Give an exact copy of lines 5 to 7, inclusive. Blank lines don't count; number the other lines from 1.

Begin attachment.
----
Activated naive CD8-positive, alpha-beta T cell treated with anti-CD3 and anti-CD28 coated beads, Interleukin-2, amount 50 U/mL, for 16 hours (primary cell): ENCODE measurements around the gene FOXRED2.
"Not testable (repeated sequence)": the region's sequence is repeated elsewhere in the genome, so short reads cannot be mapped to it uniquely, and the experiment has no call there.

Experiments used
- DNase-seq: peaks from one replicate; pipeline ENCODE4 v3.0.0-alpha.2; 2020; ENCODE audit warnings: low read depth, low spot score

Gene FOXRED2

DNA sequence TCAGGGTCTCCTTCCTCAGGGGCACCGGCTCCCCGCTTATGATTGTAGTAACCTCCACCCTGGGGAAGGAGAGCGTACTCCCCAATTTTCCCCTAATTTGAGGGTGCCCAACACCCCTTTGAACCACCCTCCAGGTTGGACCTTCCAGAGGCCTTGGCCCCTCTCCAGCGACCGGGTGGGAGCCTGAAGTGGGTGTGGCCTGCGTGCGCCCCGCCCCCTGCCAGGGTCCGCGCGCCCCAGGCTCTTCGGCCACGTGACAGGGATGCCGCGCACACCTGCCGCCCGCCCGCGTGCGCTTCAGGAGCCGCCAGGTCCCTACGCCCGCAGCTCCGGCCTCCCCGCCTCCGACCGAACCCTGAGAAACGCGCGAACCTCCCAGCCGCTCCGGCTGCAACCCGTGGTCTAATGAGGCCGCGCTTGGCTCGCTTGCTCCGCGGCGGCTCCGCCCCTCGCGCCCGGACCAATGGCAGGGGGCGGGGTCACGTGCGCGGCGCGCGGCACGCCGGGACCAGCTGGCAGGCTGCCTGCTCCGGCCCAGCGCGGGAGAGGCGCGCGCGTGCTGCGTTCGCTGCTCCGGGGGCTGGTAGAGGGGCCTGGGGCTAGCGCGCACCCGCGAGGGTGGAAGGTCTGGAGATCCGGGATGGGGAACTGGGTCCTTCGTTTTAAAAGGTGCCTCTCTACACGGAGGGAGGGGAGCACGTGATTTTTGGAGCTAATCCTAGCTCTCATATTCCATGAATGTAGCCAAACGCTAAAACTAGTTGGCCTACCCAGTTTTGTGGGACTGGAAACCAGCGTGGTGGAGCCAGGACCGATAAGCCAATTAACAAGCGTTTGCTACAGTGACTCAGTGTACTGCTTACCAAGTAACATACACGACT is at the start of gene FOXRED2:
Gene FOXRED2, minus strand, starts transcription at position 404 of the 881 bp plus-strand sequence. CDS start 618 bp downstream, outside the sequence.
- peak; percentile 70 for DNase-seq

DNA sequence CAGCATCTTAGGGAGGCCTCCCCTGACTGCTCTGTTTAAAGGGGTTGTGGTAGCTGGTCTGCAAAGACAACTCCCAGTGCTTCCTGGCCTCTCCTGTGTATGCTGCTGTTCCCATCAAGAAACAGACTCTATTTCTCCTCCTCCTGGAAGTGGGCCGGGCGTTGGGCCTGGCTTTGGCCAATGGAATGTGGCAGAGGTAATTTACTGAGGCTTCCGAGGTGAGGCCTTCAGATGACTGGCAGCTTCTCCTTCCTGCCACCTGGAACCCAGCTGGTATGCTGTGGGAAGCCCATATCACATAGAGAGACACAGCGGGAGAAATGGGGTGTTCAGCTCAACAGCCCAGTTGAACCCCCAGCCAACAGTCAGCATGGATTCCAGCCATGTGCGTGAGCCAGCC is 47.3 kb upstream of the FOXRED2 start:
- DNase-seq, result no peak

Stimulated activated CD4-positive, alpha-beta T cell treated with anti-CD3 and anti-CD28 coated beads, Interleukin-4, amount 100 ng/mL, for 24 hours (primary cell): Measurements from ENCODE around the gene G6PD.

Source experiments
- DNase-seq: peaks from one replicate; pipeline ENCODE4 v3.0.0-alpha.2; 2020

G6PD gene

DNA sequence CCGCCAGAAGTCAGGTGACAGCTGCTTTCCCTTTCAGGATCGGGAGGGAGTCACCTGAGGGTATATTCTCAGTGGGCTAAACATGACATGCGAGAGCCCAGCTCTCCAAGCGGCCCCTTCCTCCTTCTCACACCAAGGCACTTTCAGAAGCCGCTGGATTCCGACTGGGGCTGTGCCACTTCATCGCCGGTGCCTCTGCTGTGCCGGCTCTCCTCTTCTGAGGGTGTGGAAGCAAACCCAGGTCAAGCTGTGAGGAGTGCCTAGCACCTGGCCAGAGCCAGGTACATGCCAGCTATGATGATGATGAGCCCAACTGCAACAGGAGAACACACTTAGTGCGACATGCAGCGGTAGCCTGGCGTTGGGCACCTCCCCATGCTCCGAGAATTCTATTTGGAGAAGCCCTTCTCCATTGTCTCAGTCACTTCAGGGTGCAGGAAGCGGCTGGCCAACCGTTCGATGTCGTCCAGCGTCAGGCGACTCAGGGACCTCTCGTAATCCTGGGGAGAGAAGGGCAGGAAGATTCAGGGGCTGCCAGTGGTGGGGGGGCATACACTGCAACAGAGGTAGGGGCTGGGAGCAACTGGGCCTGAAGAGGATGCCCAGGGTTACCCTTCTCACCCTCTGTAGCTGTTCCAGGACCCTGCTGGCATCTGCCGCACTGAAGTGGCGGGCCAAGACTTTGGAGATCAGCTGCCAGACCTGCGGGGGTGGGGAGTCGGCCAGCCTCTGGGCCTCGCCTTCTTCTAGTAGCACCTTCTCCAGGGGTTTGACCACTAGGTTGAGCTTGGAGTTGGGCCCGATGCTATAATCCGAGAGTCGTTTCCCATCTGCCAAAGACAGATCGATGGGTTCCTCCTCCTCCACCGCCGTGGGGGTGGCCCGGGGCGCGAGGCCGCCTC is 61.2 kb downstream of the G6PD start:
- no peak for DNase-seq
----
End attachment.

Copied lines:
Gene FOXRED2

DNA sequence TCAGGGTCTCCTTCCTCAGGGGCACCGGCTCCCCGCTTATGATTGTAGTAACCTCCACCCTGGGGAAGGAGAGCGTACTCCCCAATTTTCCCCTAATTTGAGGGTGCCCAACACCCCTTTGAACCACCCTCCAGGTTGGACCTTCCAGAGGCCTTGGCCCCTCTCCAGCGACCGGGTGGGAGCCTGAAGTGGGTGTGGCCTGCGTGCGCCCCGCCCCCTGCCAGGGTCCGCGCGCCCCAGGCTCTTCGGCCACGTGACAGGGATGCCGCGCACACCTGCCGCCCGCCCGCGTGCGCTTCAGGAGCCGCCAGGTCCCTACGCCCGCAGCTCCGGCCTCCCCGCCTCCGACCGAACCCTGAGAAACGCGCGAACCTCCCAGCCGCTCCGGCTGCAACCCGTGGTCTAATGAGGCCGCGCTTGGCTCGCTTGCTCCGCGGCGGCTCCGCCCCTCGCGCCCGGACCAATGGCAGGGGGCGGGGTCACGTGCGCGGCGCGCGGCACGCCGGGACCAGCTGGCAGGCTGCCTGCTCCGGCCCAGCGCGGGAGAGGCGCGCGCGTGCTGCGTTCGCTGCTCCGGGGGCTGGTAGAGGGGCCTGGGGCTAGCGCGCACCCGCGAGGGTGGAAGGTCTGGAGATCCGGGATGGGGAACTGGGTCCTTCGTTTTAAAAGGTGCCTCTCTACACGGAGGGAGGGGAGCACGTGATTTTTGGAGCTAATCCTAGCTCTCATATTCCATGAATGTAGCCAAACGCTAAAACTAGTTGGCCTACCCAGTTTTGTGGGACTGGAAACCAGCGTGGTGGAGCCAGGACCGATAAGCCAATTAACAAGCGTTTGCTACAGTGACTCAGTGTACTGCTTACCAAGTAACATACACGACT is at the start of gene FOXRED2:
Gene FOXRED2, minus strand, starts transcription at position 404 of the 881 bp plus-strand sequence. CDS start 618 bp downstream, outside the sequence.